If you blinked, you probably missed it. Drivers, and the whole industrial world, were treated recently to a very-mini reprise of the oil gyrations of the 1970s.
Not only mini but in reverse.
First global crude prices fell to their lowest levels in almost exactly a quarter century. Then they bumped up again as OPEC stalwart Saudi Arabia teamed with non-OPEC Venezuela and Mexico to cut back production.
It's worth going over the background of this gyration, if only to reassure people planning summer vacations on wheels.
You already know the basics if you watch gas pumps. What's important to note is that for quite a way into the future oil supplies are likely to be plentiful. The ratio of proven reserves (known oil in the ground) to production (the amount being pumped out) has risen about 33 percent in the past two decades. And demand to pump out those reserves is not rising as fast as many had forecast - despite widespread prosperity and all those gas-guzzlers hemming you in on the road.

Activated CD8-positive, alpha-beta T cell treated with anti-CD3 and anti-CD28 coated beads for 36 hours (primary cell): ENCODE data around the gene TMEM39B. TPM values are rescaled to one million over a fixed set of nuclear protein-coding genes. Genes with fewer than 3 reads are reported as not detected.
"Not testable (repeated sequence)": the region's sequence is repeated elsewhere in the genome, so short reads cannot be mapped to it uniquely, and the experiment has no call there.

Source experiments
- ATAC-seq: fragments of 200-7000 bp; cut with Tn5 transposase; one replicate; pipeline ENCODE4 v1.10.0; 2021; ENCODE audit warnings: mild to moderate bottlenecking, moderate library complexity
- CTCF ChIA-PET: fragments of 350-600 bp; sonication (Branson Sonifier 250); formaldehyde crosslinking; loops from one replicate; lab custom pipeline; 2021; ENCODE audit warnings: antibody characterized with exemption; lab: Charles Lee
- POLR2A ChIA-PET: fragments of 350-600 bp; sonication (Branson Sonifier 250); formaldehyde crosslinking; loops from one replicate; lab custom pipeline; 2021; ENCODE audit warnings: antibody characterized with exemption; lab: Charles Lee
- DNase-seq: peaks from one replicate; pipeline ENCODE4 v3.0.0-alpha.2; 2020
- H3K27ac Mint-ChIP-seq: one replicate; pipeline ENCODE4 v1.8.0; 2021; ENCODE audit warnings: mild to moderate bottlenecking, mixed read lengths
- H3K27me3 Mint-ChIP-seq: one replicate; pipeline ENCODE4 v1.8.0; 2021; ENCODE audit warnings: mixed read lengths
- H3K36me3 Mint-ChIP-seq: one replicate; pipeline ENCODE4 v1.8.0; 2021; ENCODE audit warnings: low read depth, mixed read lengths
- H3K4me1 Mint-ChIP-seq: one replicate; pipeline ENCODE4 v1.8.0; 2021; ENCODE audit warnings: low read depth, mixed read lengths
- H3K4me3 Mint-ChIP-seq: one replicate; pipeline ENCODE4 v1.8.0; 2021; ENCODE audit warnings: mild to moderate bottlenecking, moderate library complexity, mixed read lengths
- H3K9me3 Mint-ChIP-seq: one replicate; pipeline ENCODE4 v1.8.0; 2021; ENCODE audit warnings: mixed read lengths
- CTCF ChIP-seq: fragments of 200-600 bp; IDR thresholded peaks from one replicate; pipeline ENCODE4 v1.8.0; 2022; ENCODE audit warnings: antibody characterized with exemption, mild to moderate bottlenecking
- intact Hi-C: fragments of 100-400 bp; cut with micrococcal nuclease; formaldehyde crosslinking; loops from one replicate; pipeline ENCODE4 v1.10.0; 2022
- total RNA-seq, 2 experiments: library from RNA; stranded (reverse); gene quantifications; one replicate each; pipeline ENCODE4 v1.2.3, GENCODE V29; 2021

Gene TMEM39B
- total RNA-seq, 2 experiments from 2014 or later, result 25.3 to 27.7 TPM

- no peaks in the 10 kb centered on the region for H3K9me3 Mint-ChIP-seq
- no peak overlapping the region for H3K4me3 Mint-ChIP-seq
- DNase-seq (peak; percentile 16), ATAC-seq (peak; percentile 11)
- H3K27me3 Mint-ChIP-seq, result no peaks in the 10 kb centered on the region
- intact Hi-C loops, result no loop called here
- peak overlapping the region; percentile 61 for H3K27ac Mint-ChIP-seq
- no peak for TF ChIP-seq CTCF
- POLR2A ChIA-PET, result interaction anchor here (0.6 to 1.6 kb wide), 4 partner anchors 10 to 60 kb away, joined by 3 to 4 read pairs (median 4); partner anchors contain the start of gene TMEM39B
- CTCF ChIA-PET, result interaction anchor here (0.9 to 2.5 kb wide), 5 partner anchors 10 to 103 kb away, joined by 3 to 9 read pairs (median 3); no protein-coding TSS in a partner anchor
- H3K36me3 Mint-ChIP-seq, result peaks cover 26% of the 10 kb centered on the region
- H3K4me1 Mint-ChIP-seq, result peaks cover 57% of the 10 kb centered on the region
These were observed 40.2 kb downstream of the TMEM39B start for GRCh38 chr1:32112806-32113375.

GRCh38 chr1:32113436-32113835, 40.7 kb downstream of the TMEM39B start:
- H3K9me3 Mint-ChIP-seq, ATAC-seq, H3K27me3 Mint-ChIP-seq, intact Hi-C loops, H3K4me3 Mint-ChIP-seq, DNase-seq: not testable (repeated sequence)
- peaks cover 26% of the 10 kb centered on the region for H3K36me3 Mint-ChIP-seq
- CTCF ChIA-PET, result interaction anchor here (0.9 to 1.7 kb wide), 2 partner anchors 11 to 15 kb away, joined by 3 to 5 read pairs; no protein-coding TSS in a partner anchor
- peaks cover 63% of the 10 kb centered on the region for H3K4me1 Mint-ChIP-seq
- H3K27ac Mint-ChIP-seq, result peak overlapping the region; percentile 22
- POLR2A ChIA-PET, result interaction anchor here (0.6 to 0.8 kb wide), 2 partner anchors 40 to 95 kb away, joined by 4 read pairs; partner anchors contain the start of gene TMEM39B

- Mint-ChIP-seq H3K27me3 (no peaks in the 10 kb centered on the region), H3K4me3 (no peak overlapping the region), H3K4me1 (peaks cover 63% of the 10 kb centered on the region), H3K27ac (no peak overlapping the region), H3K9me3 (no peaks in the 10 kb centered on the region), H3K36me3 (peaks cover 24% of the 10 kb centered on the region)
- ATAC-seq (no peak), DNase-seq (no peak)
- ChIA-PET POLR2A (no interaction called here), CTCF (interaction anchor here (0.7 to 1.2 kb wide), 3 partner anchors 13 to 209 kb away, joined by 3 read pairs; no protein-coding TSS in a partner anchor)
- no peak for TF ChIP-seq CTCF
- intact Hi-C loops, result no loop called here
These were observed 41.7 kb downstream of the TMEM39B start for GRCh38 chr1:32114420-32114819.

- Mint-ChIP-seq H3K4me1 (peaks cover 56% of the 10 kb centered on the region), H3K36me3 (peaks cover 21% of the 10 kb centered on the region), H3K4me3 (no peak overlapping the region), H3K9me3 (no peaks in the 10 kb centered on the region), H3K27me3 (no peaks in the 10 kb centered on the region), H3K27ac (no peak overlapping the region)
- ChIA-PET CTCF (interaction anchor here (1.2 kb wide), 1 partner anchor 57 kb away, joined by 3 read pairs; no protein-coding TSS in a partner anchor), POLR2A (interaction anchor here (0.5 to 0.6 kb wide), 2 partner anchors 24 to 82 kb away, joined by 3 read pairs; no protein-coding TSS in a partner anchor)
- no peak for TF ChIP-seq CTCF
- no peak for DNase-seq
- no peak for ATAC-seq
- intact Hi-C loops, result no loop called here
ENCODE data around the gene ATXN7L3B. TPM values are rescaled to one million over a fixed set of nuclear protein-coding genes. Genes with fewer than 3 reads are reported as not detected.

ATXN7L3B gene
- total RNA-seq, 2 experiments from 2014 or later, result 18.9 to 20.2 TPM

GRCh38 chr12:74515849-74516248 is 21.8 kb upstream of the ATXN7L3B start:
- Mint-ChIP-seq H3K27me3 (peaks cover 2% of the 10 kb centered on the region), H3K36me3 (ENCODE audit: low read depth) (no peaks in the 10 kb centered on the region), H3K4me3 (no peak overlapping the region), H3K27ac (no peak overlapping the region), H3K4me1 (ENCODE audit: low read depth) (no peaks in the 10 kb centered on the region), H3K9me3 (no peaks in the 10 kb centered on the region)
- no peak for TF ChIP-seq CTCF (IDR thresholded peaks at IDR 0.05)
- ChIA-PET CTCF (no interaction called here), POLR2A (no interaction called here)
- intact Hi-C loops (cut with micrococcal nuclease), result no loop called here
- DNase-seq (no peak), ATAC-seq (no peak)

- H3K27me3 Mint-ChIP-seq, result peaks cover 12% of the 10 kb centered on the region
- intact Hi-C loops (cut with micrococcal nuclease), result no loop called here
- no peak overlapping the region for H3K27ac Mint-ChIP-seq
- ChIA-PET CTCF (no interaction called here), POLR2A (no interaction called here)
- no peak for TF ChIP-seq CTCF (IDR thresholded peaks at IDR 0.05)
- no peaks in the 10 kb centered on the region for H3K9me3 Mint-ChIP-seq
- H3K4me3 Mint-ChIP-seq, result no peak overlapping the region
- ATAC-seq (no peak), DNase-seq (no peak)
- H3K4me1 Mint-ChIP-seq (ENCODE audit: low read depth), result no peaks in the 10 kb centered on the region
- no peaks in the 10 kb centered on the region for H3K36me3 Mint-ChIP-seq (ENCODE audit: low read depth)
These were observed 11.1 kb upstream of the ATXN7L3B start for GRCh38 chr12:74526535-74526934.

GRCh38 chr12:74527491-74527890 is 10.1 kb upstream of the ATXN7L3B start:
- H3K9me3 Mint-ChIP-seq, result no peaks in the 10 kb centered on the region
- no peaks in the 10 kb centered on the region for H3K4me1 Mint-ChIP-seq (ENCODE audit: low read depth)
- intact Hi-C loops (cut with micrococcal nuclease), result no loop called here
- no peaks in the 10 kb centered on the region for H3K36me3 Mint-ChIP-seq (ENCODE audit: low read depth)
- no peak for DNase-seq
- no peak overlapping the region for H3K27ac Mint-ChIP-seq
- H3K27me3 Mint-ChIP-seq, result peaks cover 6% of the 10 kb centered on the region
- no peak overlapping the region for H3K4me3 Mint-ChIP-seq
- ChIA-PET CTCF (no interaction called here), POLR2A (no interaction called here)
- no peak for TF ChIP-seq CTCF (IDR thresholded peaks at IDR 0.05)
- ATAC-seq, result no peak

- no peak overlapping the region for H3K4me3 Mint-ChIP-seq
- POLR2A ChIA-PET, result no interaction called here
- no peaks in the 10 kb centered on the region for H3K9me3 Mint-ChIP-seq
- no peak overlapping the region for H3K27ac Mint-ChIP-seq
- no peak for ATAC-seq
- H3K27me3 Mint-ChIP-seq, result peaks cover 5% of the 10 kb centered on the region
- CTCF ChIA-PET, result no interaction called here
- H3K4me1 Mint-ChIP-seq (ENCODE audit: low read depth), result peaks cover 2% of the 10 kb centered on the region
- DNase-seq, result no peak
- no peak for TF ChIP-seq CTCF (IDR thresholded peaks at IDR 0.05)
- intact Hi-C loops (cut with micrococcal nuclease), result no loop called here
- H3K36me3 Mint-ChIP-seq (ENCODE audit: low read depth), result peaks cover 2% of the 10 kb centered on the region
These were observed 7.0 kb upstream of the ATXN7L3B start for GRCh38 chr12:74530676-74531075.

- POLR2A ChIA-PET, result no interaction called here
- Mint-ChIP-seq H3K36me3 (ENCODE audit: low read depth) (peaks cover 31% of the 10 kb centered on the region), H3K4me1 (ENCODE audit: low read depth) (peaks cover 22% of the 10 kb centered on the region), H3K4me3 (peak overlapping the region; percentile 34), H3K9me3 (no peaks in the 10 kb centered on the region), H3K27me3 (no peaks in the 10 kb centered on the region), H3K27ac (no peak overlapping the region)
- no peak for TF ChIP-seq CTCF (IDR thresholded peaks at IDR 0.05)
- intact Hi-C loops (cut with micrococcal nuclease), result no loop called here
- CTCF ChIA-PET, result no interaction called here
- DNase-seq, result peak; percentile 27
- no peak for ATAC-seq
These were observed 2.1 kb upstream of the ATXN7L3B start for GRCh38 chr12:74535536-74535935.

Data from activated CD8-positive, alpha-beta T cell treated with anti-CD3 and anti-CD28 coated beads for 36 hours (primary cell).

A number of factors have affected the supply-demand balance since the 1970s. Holding down output were the Iran-Iraq War, Gulf War, and Iraq embargo, plus the general decay of facilities in the former Soviet Union. Adding to output were new discoveries worldwide, and particularly more output in the Mideast. Output there rose slightly more than 50 percent in the past decade. Holding down consumption were efficiencies in the industrialized world (a reaction when prices rose). And, recently, the temporary decrease in Asian demand.
Net result: a plunge from $25 a barrel for benchmark crude in late 1996 to $12 in mid-March 1998. That brought the two gulfs (Persian and Mexico) together to nudge prices up. But the (literally) underlying fact remains: Oil reserves are too large to permit a big price rise now.